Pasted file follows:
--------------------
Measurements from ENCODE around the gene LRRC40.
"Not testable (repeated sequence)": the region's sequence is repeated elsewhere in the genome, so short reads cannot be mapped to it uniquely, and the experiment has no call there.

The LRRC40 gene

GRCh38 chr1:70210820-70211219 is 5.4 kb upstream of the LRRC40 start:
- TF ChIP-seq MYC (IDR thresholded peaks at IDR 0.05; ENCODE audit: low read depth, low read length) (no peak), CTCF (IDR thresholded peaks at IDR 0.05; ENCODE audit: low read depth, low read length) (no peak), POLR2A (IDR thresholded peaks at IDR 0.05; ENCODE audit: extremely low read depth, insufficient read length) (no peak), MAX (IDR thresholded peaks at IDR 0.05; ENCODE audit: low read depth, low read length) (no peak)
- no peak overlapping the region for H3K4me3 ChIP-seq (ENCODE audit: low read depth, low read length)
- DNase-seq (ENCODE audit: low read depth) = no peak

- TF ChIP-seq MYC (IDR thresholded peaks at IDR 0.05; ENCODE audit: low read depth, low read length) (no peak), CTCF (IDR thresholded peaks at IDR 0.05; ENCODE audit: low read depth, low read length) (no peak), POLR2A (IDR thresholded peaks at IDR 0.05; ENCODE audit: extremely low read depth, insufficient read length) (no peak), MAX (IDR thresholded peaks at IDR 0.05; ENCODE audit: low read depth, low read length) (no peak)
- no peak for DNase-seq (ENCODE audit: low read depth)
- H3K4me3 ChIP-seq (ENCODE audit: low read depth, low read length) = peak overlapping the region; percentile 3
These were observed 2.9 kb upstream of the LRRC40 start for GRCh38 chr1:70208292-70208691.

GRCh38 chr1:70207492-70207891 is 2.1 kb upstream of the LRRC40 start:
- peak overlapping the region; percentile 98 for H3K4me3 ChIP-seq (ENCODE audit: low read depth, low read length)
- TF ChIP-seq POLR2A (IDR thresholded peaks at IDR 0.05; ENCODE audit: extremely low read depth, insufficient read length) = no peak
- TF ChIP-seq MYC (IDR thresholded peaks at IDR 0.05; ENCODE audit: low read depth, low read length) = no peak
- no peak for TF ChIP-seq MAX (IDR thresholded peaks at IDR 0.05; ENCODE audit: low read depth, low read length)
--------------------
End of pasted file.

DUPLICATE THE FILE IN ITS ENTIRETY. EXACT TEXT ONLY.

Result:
Measurements from ENCODE around the gene LRRC40.
"Not testable (repeated sequence)": the region's sequence is repeated elsewhere in the genome, so short reads cannot be mapped to it uniquely, and the experiment has no call there.

The LRRC40 gene

GRCh38 chr1:70210820-70211219 is 5.4 kb upstream of the LRRC40 start:
- TF ChIP-seq MYC (IDR thresholded peaks at IDR 0.05; ENCODE audit: low read depth, low read length) (no peak), CTCF (IDR thresholded peaks at IDR 0.05; ENCODE audit: low read depth, low read length) (no peak), POLR2A (IDR thresholded peaks at IDR 0.05; ENCODE audit: extremely low read depth, insufficient read length) (no peak), MAX (IDR thresholded peaks at IDR 0.05; ENCODE audit: low read depth, low read length) (no peak)
- no peak overlapping the region for H3K4me3 ChIP-seq (ENCODE audit: low read depth, low read length)
- DNase-seq (ENCODE audit: low read depth) = no peak

- TF ChIP-seq MYC (IDR thresholded peaks at IDR 0.05; ENCODE audit: low read depth, low read length) (no peak), CTCF (IDR thresholded peaks at IDR 0.05; ENCODE audit: low read depth, low read length) (no peak), POLR2A (IDR thresholded peaks at IDR 0.05; ENCODE audit: extremely low read depth, insufficient read length) (no peak), MAX (IDR thresholded peaks at IDR 0.05; ENCODE audit: low read depth, low read length) (no peak)
- no peak for DNase-seq (ENCODE audit: low read depth)
- H3K4me3 ChIP-seq (ENCODE audit: low read depth, low read length) = peak overlapping the region; percentile 3
These were observed 2.9 kb upstream of the LRRC40 start for GRCh38 chr1:70208292-70208691.

GRCh38 chr1:70207492-70207891 is 2.1 kb upstream of the LRRC40 start:
- peak overlapping the region; percentile 98 for H3K4me3 ChIP-seq (ENCODE audit: low read depth, low read length)
- TF ChIP-seq POLR2A (IDR thresholded peaks at IDR 0.05; ENCODE audit: extremely low read depth, insufficient read length) = no peak
- TF ChIP-seq MYC (IDR thresholded peaks at IDR 0.05; ENCODE audit: low read depth, low read length) = no peak
- no peak for TF ChIP-seq MAX (IDR thresholded peaks at IDR 0.05; ENCODE audit: low read depth, low read length)